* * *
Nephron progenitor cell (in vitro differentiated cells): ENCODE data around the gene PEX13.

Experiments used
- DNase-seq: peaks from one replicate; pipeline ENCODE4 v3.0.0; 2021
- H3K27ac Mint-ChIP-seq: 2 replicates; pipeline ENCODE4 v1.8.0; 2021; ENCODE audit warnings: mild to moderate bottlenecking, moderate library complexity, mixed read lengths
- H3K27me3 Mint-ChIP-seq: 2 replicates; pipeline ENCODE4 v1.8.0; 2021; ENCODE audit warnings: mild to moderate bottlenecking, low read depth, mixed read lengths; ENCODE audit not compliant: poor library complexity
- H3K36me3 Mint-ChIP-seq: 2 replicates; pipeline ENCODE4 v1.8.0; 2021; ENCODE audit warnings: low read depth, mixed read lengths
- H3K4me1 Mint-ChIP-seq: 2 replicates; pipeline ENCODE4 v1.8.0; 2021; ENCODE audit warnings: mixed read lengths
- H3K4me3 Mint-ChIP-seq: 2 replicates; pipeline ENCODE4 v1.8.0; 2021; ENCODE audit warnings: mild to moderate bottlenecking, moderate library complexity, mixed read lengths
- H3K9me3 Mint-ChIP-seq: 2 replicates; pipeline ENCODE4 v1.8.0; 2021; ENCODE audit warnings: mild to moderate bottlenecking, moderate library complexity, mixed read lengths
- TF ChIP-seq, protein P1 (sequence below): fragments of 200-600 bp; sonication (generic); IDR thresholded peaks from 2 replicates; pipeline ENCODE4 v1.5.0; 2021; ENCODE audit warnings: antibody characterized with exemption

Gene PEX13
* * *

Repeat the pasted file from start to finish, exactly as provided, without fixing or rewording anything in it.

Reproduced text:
Nephron progenitor cell (in vitro differentiated cells): ENCODE data around the gene PEX13.

Experiments used
- DNase-seq: peaks from one replicate; pipeline ENCODE4 v3.0.0; 2021
- H3K27ac Mint-ChIP-seq: 2 replicates; pipeline ENCODE4 v1.8.0; 2021; ENCODE audit warnings: mild to moderate bottlenecking, moderate library complexity, mixed read lengths
- H3K27me3 Mint-ChIP-seq: 2 replicates; pipeline ENCODE4 v1.8.0; 2021; ENCODE audit warnings: mild to moderate bottlenecking, low read depth, mixed read lengths; ENCODE audit not compliant: poor library complexity
- H3K36me3 Mint-ChIP-seq: 2 replicates; pipeline ENCODE4 v1.8.0; 2021; ENCODE audit warnings: low read depth, mixed read lengths
- H3K4me1 Mint-ChIP-seq: 2 replicates; pipeline ENCODE4 v1.8.0; 2021; ENCODE audit warnings: mixed read lengths
- H3K4me3 Mint-ChIP-seq: 2 replicates; pipeline ENCODE4 v1.8.0; 2021; ENCODE audit warnings: mild to moderate bottlenecking, moderate library complexity, mixed read lengths
- H3K9me3 Mint-ChIP-seq: 2 replicates; pipeline ENCODE4 v1.8.0; 2021; ENCODE audit warnings: mild to moderate bottlenecking, moderate library complexity, mixed read lengths
- TF ChIP-seq, protein P1 (sequence below): fragments of 200-600 bp; sonication (generic); IDR thresholded peaks from 2 replicates; pipeline ENCODE4 v1.5.0; 2021; ENCODE audit warnings: antibody characterized with exemption

Gene PEX13